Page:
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MAKING SURE CLAIMS ARE SUBSTANTIATED AND DON’T MISLEAD - IF YOU CAN'T BACK IT UP, DON'T SAY IT
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The Commerce Commission’s new video, ‘If you can’t back it up, don’t say it’ is a timely reminder of the importance of ensuring all product labelling and advertising can be substantiated and is not misleading or false, and the potential fines you can face if it's not.

The Commerce Commission has recently released a new video, ‘If you can't back it up, don't say it’, giving guidance to traders on false, misleading, or unsubstantiated claims.

The video provides a good overview of what is prohibited under the Fair Trading Act 1986 and shows how strange sheared alpacas look. It is a useful reminder to all traders to make sure labels and advertising can be substantiated and are not misleading, to ensure compliance with the Fair Trading Act.

When making any claim on a label or in advertising, make sure you consider:

  • To whom is the representation directed (target audience)?
  • What does the message as a whole convey to the target audience?
  • Is that message capable of being misleading?
  • Can the representation be substantiated?

Below is a brief summary of the law and two recent cases.

Unsubstantiated representations

A trader must have reasonable grounds for making a claim (at the time the claim is made), irrespective of whether the claim is false or misleading. Therefore even if a claim is later proved to have been true, a trader can still be held liable.

In determining whether a trader has reasonable grounds for a representation, the Court will have regard to the:

  • nature of the goods or services the claim was about
  • nature of the claim
  • research or other steps taken before the claim was made
  • nature and the source of any information relied on to make the claim
  • extent to which the trader has complied with any standards, codes, or practises, relating to the grounds for the claim.

Case Example - Fujitsu General New Zealand Limited

  • In 2017, Fujitsu was fined $125,000 for making unsubstantiated representations (it was also fined $185,000 for making misleading representations). The unsubstantiated representations included ‘New Zealand’s most energy efficient solutions’, ‘New Zealand’s most energy efficient heat pump range’, and statements that its e3 range was the most efficient system ever.
  • The Court said that the representations gave the overall impression that Fujitsu’s heat pumps were more efficient than its competitors, and the representations were not substantiated.

Misleading or deceptive conduct 

The Fair Trading Act prohibits traders engaging in conduct that is misleading or deceptive, or is likely to mislead or deceive. The Act also prohibits false representations concerning the nature, manufacturing process, characteristics, suitability for a purpose, quantity, or price of goods, etc.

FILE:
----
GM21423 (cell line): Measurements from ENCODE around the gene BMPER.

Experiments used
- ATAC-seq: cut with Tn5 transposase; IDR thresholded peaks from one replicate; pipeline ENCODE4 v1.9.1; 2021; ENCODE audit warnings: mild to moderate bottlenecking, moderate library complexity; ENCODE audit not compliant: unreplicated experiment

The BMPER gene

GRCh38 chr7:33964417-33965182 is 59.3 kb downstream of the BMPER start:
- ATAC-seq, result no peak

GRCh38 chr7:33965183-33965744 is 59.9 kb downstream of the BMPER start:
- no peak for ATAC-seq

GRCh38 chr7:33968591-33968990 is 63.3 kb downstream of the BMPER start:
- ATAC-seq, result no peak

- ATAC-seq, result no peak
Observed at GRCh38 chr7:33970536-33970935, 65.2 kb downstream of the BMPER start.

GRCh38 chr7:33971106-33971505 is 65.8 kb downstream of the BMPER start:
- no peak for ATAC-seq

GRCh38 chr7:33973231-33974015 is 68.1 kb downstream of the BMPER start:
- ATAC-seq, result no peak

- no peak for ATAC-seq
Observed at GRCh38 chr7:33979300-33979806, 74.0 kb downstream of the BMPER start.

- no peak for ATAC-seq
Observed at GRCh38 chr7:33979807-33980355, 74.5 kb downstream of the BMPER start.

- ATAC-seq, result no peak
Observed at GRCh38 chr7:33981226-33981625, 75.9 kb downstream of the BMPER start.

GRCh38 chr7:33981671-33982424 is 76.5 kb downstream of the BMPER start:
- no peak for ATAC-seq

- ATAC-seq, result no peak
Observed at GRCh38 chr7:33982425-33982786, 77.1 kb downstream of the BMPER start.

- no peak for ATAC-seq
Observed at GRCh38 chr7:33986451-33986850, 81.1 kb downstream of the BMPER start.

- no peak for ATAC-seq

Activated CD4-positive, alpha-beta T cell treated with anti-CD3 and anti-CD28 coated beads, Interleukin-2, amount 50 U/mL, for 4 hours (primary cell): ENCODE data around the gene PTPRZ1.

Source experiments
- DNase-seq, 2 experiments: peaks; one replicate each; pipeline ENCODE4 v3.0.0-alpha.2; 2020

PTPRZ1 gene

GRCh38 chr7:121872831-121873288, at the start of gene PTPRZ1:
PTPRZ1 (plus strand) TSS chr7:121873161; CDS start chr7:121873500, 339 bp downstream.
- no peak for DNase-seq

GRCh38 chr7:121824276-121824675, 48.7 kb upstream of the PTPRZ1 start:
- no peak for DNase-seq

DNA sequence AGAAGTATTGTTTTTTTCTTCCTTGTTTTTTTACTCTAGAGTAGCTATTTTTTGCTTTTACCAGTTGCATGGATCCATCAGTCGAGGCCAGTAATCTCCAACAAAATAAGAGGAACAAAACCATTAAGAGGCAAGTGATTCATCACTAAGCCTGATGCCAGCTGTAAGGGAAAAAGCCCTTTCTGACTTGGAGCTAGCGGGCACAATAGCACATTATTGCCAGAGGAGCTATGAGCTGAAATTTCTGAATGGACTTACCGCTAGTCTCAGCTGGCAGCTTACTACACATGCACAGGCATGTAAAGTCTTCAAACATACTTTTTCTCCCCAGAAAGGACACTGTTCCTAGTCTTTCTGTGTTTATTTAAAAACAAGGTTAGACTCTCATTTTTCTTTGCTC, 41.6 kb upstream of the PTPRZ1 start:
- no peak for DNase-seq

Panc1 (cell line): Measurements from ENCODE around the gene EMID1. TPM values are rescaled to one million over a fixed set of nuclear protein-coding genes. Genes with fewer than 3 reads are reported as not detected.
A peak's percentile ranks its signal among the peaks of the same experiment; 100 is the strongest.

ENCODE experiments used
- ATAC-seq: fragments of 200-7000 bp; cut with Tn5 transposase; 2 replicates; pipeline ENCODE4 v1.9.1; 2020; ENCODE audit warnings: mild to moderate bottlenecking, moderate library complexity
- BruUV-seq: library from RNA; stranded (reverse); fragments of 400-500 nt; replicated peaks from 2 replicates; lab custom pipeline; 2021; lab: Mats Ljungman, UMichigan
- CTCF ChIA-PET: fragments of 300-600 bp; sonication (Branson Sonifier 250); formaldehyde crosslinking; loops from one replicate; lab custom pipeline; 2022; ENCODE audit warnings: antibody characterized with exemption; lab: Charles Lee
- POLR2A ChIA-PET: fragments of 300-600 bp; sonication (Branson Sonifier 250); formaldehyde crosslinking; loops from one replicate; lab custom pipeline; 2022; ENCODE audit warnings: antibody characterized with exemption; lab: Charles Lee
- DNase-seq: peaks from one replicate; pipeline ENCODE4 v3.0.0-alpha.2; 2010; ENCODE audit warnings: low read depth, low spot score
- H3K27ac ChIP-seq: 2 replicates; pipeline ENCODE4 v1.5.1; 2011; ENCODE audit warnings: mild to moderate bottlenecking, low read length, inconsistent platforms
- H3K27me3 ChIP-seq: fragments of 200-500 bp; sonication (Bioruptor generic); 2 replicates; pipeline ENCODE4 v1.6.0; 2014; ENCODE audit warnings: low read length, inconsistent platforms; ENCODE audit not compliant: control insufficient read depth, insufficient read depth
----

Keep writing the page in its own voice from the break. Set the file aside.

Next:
The terms ‘misleading’ and ‘deceptive’ are not defined, but include conduct that causes someone to believe facts that are false, lead someone astray, or lead someone to error.

In determining whether claims made are misleading or deceptive, the Court’s focus is on the consumer—what the consumer understood the claim to be, and whether they were in fact misled. It is not necessary to prove that a trader intended to mislead, or even that loss was suffered.

Case Example - Reckitt Benckiser (New Zealand) Limited

  • In 2016, RBNZ pleaded guilty and was fined $1.08 million for misleading consumers about the nature, characteristics and suitability of its Nurofen products.
  • RBNZ had sold a range of different Nurofen products that claimed to target specific pain such as backache, menstrual pain and migraines. However, each product contained the same active ingredients in the same quantity, and therefore all worked identically. Furthermore, RBNZ had been previously made aware (by a media article) that the products were potentially misleading, yet they continued to market and sell the products.
  • RBNZ argued it had not attempted to deliberately mislead consumers, and that consumers could look at the ingredients list on each package to make comparisons. The Judge rejected this argument, stating that the very nature of pharmaceutical products meant the majority of consumers would not have known how to make the detailed product comparisons required.
  • The Judge said a high level of trust had been placed on the marketing of such products and RBNZ had breached that trust.

If you can’t back it up, don’t say it

The video and recent cases are a useful reminder to ensure all product labelling and advertising can be substantiated and is not misleading or false. The Commerce Commission has demonstrated its commitment to pursuing companies that breach the Fair Trading Act and traders should ensure their claims do not run the risk of facing prosecution.

If you would like more information about unsubstantiated claims or misleading conduct, or a review of your business’s marketing and advertising strategy, please contact Reece Leggett or David Campbell.

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